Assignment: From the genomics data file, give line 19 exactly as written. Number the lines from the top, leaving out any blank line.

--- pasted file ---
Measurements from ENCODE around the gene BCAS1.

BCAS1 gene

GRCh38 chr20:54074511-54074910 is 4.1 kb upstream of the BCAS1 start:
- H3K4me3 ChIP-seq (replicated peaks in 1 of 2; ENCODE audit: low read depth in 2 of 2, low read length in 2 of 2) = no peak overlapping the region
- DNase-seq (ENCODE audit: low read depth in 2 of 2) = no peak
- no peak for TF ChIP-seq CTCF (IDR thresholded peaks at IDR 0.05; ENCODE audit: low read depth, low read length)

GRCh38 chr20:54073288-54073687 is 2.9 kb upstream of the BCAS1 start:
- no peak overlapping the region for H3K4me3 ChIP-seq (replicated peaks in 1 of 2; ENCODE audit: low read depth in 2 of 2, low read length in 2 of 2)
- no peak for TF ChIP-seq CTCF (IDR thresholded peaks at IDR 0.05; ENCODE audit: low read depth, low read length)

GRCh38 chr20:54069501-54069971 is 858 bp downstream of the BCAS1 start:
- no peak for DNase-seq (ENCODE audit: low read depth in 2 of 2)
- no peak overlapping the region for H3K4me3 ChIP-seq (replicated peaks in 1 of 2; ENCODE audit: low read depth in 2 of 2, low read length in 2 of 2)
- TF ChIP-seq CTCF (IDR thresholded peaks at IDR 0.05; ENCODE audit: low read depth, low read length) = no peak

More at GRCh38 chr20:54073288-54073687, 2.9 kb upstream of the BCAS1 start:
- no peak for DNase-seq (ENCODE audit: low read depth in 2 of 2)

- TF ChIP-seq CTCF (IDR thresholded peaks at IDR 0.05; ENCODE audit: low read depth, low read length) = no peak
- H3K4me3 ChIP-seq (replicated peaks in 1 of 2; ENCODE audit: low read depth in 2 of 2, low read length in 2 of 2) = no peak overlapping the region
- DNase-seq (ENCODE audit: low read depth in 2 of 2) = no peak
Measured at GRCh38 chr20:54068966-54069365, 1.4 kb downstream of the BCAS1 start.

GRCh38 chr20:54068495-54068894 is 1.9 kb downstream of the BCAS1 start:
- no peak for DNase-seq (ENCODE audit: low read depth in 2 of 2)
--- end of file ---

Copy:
Measured at GRCh38 chr20:54068966-54069365, 1.4 kb downstream of the BCAS1 start.